Well the story did not have that happy ending because the seller did not take into account the whims of some his customers and the bias of eBay towards buyers.  Around the 21st September some of the buyers started filing complaints against the seller stating that they had not received the headphones.  You, the seller, get on the email and remind the buyers that the listing clearly stated that the headphones would not be shipped out until 24th September.  And that you have now posted the headphones – they are on the way to the buyer.  At this point you might think that everything will work out fine – you are wrong.

Whislt some of your buyers get that that you have kept your word, other buyers are not happy.  And you find yoursef unable to resolve the issue with these buyers.  How can you?  You have shipped out the headphones and you have proof of postage.  The case escalates to eBay and eBay sends you an email to let you know that they have judged in favour of the buyer.  So you appeal.  You ask eBay to look at the listing (and they will see that it clearly states the goods will not be shipped until the 24th Sept) and you spell out that you sent the goods before the 24th.  And you offer to send a copy of the proof of postage.  You might think that eBay would ask for the proof of postage, look at the eBay listing and then rule in your favour.  You would be wrong, instead you get this:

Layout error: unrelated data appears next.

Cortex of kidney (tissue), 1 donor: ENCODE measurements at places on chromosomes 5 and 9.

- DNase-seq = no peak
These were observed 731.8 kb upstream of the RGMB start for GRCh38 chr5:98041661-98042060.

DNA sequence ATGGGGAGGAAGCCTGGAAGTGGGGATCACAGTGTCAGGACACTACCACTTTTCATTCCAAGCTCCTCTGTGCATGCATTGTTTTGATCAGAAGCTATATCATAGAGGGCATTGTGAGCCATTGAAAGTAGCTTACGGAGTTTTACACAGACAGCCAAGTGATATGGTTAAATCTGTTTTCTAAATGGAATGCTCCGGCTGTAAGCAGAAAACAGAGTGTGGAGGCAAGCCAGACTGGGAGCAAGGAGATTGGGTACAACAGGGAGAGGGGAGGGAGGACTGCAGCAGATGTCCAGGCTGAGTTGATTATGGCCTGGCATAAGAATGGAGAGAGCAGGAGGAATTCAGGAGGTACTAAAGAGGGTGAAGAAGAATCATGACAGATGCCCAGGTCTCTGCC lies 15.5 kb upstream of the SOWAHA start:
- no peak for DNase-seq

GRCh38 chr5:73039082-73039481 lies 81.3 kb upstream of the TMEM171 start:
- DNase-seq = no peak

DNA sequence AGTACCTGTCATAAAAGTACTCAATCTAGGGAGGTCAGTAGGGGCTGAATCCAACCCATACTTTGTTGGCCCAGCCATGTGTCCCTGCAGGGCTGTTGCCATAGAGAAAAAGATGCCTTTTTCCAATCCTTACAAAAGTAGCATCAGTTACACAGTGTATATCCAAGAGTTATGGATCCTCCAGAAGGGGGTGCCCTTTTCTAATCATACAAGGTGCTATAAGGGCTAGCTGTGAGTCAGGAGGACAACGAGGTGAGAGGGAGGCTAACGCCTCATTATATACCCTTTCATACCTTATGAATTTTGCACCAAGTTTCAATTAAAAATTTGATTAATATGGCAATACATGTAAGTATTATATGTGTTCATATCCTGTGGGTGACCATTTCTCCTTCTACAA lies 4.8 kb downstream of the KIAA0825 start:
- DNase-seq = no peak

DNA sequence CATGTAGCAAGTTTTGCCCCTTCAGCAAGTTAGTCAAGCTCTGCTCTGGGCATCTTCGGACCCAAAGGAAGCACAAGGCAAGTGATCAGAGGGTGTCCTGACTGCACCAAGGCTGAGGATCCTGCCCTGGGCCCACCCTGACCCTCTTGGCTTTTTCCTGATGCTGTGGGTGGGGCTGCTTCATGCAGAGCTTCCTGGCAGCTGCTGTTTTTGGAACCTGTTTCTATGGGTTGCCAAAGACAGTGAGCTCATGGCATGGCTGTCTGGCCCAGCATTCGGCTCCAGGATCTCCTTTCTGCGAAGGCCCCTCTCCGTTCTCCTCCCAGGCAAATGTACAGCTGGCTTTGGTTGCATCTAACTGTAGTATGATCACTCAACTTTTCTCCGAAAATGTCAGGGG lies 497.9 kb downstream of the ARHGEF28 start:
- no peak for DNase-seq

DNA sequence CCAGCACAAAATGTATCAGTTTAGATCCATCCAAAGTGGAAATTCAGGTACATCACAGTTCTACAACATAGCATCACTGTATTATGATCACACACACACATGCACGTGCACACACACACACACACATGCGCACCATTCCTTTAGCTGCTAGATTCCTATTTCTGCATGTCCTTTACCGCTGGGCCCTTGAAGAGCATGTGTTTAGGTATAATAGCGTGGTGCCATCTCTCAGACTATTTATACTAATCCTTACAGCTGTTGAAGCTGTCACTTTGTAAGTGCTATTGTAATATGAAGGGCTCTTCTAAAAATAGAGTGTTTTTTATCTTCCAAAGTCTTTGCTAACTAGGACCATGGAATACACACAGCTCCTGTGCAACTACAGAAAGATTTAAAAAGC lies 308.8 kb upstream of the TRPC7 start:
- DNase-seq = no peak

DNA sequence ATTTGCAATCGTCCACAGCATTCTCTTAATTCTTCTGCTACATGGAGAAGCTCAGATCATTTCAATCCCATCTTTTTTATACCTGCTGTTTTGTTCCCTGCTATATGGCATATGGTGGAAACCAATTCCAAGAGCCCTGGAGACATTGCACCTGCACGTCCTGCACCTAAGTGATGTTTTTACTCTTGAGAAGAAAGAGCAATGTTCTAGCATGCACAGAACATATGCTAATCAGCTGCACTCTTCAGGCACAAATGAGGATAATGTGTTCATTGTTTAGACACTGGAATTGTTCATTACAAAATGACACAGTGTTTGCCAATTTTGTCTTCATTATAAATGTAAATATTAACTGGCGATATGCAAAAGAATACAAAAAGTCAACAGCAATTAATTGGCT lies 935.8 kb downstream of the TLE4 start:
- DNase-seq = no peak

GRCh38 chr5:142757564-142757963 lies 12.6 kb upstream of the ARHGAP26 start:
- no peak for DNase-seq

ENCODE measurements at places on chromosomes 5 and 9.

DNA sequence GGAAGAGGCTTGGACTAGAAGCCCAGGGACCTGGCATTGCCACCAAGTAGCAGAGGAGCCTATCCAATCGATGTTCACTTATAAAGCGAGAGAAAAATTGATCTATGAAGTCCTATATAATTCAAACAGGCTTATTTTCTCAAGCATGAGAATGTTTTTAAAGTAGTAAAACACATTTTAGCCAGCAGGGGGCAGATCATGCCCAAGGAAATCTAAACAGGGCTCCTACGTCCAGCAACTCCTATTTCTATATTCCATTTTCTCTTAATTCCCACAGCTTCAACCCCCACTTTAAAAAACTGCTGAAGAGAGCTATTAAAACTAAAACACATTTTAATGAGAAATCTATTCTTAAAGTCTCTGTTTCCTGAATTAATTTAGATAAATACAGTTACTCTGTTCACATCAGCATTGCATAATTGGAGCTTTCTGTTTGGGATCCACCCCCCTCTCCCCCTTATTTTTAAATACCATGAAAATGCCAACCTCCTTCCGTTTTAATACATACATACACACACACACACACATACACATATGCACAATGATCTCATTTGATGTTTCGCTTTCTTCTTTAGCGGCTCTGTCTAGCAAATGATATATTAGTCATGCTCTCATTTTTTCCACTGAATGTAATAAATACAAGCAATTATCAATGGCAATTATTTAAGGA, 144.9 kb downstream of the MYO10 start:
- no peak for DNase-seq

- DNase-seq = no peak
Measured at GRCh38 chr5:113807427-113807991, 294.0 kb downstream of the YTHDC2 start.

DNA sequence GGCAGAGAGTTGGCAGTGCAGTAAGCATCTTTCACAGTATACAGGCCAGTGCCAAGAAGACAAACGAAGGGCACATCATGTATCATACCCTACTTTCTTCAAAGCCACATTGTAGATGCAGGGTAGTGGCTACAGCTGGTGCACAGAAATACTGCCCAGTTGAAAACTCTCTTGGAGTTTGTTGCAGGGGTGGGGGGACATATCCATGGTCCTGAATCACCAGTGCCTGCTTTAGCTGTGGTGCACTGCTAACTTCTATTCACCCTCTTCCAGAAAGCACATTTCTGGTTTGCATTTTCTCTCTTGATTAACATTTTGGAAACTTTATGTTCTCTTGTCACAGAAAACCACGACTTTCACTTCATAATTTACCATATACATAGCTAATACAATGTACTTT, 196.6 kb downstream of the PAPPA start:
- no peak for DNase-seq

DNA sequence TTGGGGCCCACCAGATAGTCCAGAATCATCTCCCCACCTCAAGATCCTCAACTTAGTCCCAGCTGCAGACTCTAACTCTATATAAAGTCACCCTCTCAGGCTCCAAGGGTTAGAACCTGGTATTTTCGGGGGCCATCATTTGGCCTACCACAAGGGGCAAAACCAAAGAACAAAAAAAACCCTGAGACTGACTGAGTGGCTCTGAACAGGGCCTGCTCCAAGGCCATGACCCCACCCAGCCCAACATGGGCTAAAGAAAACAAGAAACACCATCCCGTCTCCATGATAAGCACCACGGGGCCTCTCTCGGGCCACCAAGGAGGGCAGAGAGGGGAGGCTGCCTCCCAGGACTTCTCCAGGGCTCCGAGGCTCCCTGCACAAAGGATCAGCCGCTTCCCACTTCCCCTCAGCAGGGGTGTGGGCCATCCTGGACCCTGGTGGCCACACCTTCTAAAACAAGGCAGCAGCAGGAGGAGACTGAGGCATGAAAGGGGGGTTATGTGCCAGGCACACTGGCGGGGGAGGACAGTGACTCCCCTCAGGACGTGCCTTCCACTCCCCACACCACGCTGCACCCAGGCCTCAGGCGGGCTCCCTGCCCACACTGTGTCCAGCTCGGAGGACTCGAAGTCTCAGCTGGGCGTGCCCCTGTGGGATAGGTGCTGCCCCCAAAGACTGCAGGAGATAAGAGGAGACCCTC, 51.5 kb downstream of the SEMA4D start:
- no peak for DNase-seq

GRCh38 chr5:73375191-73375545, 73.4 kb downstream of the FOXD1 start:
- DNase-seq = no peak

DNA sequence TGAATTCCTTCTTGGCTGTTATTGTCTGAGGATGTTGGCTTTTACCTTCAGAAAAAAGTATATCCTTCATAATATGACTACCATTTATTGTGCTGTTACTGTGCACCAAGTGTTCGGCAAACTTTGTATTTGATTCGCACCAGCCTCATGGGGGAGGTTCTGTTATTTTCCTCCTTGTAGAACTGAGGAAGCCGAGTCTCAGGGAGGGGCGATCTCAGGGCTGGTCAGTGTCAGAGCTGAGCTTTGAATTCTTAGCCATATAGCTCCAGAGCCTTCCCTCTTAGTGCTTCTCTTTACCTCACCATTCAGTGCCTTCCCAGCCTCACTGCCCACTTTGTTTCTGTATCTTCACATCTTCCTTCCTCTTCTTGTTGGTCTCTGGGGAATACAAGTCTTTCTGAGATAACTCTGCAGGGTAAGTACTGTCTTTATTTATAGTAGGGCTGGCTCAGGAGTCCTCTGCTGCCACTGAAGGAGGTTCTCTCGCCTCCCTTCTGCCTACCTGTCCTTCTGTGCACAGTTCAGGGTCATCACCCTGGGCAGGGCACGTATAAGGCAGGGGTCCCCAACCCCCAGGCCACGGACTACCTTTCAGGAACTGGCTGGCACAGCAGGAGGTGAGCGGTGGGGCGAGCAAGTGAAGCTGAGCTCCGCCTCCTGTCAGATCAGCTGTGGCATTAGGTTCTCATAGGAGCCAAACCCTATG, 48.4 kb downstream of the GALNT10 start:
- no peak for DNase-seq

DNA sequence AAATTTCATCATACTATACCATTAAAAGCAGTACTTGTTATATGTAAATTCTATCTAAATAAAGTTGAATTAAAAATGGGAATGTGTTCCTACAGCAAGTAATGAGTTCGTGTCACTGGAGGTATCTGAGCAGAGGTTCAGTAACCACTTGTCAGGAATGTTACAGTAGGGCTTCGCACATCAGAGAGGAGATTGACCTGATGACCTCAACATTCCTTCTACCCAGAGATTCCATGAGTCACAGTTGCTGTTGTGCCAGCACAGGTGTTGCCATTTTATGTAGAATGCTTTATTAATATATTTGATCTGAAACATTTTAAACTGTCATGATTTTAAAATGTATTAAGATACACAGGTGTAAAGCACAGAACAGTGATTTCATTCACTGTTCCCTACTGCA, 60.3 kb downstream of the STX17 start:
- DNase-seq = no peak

If you take a look at this notice you will find that no rationale is give for why eBay has ruled in favour of the buyer.  There is absolutely no response to your assertion that the listing clearly stated that the headphones would be shipped by the 24th Sept, the buyer bought knowing that, you shipped as promised on the listing and you are happy to send the proof of postage to eBay.  And there is no contact number – there is nobody that you can speak to.

I’d love to share the listing with you so that you can see it for yourself.  Unfortunately, eBay has suspended the sellers account and so no-one can see the listing: